Tressel trying to elevate Buckeyes’ spirits
The Associated Press
COLUMBUS — Discouraged and downtrodden Ohio State fans won’t be able to count on coach Jim Tressel to offer any consolation or words of encouragement.
Tressel said he’s got enough on his plate just taking care of his players.
“People are going to have their opinions of whether the world ended or it didn’t,” the 10th-year coach said, referring to Saturday night’s 31-18 loss at Wisconsin that ended the Buckeyes’ weeklong stay at No. 1.
“We’ve got to get better today, and I think the people will still get excited about their Buckeyes and there’s a lot of good Ohio State football ahead. But I’m not going to get out beyond (this week).”
With the season barely half over, it’ll take a myriad events for the Buckeyes to get back into the hunt for a national championship.
To be a national contender, the 11th-ranked Buckeyes (6-1, 2-1 Big Ten) need most if not all the 10 undefeated teams in major college football to lose — and they need to win out.
Based on the last game, that latter part might be the hardest.
Wisconsin ran the ball when it wanted to, effectively threw it and never was pressured by the Buckeyes’ defense. Ohio State’s offense had two touchdown drives to start the second half, but was largely ineffective the rest of the night before a raucous, taunting, celebratory crowd at Camp Randall Stadium.
Adding to the problems, the Buckeyes lost two more key defenders in the game: leading tackler Ross Homan and freshman defensive back Christian Bryant.
Homan sustained a foot injury and will likely miss at least a couple of games, while Bryant was hospitalized in Columbus with an infected foot and will not practice this week.
For a team already thin on the front line and missing injured mainstays such as hybrid defender Tyler Moeller, those are big blows.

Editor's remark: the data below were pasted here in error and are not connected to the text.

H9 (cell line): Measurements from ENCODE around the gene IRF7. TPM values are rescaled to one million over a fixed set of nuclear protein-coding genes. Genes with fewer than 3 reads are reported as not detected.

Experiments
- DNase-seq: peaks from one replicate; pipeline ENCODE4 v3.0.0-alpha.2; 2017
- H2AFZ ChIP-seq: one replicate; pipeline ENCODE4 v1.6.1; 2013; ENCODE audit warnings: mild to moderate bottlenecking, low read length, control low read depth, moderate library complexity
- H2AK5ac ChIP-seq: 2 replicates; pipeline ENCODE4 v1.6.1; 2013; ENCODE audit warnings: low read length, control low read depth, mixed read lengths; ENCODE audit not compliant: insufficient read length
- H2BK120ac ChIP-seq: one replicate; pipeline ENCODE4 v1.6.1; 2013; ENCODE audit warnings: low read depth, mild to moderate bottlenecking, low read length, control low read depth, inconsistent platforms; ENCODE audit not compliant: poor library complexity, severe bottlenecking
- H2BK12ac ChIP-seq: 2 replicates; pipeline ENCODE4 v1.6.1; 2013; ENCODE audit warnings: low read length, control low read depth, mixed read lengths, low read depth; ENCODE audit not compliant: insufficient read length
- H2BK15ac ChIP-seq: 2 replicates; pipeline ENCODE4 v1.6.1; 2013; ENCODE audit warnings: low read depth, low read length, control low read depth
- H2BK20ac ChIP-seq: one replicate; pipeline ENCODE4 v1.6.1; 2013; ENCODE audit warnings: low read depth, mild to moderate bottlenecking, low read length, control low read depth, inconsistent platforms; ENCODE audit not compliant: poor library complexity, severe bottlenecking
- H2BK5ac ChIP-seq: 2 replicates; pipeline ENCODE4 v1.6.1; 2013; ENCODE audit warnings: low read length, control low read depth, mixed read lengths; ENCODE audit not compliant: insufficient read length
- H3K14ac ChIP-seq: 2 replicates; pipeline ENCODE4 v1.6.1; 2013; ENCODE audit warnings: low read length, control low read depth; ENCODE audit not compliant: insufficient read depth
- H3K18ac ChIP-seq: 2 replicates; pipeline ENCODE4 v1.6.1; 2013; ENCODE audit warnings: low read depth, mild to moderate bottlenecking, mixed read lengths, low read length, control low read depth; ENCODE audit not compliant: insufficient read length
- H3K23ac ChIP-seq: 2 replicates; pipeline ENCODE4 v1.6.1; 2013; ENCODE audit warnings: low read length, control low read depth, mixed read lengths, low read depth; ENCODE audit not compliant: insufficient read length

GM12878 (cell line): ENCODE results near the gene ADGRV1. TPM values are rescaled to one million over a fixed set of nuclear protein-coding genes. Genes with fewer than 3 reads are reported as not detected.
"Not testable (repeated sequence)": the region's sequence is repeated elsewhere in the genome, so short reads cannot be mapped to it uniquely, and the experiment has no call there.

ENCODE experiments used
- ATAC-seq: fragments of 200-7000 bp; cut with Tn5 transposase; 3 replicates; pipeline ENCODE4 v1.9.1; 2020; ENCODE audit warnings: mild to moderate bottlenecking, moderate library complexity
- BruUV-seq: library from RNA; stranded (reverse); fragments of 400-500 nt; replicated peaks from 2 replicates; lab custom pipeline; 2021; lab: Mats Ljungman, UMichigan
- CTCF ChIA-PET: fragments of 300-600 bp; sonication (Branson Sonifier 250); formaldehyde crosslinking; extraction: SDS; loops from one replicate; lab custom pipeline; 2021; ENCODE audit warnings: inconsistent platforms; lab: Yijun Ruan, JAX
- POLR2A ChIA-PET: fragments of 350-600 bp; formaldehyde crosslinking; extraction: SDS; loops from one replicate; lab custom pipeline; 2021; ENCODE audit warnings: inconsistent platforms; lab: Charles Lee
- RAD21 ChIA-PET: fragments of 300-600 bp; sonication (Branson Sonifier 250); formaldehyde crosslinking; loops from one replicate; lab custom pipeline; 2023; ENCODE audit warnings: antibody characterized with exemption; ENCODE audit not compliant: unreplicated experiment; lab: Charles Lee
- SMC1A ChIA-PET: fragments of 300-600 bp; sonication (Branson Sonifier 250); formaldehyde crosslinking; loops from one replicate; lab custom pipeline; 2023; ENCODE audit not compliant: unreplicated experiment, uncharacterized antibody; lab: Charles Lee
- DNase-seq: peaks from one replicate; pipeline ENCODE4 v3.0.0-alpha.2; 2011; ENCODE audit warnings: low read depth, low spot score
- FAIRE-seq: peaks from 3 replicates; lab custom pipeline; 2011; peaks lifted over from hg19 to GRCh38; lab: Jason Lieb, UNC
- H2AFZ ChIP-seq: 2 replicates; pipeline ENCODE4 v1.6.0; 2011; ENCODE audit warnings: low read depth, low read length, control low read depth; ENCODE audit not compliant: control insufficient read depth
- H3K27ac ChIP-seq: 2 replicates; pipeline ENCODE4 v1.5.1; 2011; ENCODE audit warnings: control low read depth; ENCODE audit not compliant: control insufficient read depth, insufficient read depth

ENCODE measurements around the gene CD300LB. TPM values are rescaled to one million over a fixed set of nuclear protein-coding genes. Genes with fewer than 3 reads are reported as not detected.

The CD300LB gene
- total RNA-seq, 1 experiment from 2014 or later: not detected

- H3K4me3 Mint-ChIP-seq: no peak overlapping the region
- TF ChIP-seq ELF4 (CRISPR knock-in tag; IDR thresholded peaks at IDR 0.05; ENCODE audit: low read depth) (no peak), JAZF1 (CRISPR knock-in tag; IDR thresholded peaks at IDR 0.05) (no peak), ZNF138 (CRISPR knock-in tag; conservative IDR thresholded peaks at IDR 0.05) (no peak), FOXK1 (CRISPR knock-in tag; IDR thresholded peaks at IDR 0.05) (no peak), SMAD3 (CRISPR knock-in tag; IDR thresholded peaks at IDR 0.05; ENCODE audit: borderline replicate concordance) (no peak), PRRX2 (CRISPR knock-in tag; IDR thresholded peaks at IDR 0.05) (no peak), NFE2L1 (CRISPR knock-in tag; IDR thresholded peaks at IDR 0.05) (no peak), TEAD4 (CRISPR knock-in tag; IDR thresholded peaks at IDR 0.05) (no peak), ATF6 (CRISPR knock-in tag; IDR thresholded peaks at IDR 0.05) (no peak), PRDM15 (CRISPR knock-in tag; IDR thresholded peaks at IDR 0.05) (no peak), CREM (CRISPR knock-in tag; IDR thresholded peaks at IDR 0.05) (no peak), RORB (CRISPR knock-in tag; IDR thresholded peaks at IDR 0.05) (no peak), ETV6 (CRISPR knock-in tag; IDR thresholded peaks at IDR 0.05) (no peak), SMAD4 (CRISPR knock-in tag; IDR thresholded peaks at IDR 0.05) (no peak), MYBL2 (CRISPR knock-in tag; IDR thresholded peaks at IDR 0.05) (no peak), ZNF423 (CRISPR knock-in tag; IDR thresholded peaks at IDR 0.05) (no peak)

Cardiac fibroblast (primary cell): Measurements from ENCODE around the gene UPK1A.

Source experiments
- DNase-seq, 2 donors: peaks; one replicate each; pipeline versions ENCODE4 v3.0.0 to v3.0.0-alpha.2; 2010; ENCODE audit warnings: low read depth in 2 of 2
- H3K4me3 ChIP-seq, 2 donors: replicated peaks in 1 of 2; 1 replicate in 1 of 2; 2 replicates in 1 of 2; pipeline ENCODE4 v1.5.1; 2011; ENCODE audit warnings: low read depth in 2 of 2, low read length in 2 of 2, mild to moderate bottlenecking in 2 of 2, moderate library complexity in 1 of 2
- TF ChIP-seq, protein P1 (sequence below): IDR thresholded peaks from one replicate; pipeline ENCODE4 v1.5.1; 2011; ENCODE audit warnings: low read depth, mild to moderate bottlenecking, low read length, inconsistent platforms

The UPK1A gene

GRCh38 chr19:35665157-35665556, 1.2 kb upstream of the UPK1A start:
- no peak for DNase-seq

Ohio State’s psyche is a bit bruised, too. There were already questions about whether the Buckeyes’ running game and defensive line. The defeat just added to those concerns.
The Buckeyes entertain Purdue (4-2, 2-0) on Saturday. Boilermakers coach Danny Hope, whose team shocked Ohio State a year ago at Ross-Ade Stadium, said last week’s games have little effect on Saturday’s contest.
“When we play them and where they’re at (mentally), that’s all irrelevant to us,” he said Tuesday. “We have to play really well to beat this Ohio State football team, and that’s what we have to focus on, not if they lost last week or won last week or if they’re going to be mad when we get there.”
The Buckeyes find themselves looking up at Purdue and two other teams (Michigan State and Iowa) who are unbeaten in Big Ten play. In order to tie the record for consecutive conference titles (set by Ohio State from 1972-77) — a major goal for the Buckeyes this season — Ohio State can’t afford another loss and will, again, need some help. No. 8 Michigan State (7-0, 2-0) does not play the Buckeyes in the conference’s rotating schedule.
The first step in a turnaround for the Buckeyes begins with practice this week. Tressel and his staff will try to shift the focus off the loss and onto what lies ahead. After hosting Purdue, the Buckeyes play at Minnesota, host Penn State, travel to No. 13 Iowa and then close with archrival Michigan at Ohio Stadium.
There’s still plenty to play for — if the Buckeyes get their heads on straight.
“If it didn’t hurt, you’d be disappointed because our guys do have those expectations,” Tressel said of the defeat. “Our guys do have that passion to please people and everyone is excited when it is going well. Then when it doesn’t, the disappointment is deep. And so one of the great teachable moments we always have is adversity.”
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